There were some caveats added to the original 2019 study some time after the original post that can help with this question.
According to the study, “zero-click searches” include:
- “Searches that end because a user was frustrated and couldn’t find an answer.”
- “Searches that are answered by the results” (i.e., Featured Snippets/Knowledge Graph).
- “Searches that end because something interrupted the searcher, or any other reason for a cessation of activity after the query.”
- “A click/action that takes a searcher out of the browser (for example, opening the phone app for a click-to-call, or the Google Maps app for driving directions).”
Additionally, it should be noted that the zero-click definition:
- Does not include “clicks to Google-owned sites,” which is listed separately as 5.98%.
- Does not include “Voice searches that show a screen of results are part of this analysis. Searches that are answered by a device’s audio (like Alexa, Siri, Google Assistant, etc. speaking an answer).”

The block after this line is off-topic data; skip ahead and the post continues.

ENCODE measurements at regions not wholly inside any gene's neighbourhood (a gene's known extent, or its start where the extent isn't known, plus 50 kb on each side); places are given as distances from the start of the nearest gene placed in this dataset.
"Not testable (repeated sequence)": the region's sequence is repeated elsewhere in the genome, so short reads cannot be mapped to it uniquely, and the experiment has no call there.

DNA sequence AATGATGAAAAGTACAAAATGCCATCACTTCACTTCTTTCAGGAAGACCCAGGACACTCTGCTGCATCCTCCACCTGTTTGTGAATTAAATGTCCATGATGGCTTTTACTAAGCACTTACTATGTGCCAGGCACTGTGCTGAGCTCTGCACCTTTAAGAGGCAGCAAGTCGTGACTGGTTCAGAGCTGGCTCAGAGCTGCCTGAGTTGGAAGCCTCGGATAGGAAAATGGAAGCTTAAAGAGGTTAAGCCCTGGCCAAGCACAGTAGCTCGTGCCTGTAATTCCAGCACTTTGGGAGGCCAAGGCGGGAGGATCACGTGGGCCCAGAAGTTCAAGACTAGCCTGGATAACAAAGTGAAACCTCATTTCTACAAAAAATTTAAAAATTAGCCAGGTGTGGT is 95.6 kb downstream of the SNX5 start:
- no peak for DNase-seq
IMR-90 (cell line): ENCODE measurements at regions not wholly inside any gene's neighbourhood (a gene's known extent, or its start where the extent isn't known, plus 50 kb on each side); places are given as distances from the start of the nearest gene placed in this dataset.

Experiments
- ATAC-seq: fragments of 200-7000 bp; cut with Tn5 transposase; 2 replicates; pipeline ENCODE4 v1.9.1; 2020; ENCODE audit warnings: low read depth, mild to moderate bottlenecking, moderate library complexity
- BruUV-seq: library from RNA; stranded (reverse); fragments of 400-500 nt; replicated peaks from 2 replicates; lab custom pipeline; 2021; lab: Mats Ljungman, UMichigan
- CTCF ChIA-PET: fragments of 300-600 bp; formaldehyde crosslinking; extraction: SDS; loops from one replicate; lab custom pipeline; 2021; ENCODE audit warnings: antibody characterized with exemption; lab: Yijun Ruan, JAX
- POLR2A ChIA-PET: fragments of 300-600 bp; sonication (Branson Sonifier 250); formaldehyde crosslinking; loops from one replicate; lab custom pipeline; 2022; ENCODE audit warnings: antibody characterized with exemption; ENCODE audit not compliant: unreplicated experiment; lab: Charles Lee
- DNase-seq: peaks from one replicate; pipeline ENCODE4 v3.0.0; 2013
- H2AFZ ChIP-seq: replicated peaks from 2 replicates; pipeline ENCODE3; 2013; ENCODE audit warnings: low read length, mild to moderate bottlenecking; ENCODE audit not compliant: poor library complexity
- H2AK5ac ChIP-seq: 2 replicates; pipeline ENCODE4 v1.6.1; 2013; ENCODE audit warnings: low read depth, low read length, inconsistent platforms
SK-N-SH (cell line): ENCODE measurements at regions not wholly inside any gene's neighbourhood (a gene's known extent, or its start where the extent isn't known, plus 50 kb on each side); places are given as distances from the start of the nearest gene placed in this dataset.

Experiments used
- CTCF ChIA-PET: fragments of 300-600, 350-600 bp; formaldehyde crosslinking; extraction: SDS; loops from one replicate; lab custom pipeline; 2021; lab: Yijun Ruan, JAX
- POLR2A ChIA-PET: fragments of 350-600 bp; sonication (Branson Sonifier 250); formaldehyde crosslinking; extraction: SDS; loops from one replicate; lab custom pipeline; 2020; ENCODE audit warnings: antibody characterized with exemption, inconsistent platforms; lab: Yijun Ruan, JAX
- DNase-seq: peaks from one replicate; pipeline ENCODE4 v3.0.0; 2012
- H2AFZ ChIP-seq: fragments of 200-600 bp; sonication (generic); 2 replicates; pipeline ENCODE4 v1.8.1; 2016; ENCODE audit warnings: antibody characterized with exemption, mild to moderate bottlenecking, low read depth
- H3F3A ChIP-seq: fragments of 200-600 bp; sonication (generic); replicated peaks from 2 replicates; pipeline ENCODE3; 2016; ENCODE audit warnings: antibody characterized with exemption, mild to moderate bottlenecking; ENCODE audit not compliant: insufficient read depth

Let’s look at each of these caveats a little closer using data available in other studies.
Before someone on Twitter points it out — yes, I’m quite aware of the irony of referencing other studies using the same biased data sources, but that’s the point.
This data was available in prior studies but was omitted from the SparkToro study for reasons not provided.
- “Frustrated User” Searches: An earlier study published in March 2017 (written by Fishkin while he was still at Moz and also using JumpShot data) stated that the “percent of queries on Google result in the searcher changing their search terms without clicking any results” was “a full 18% of searches.”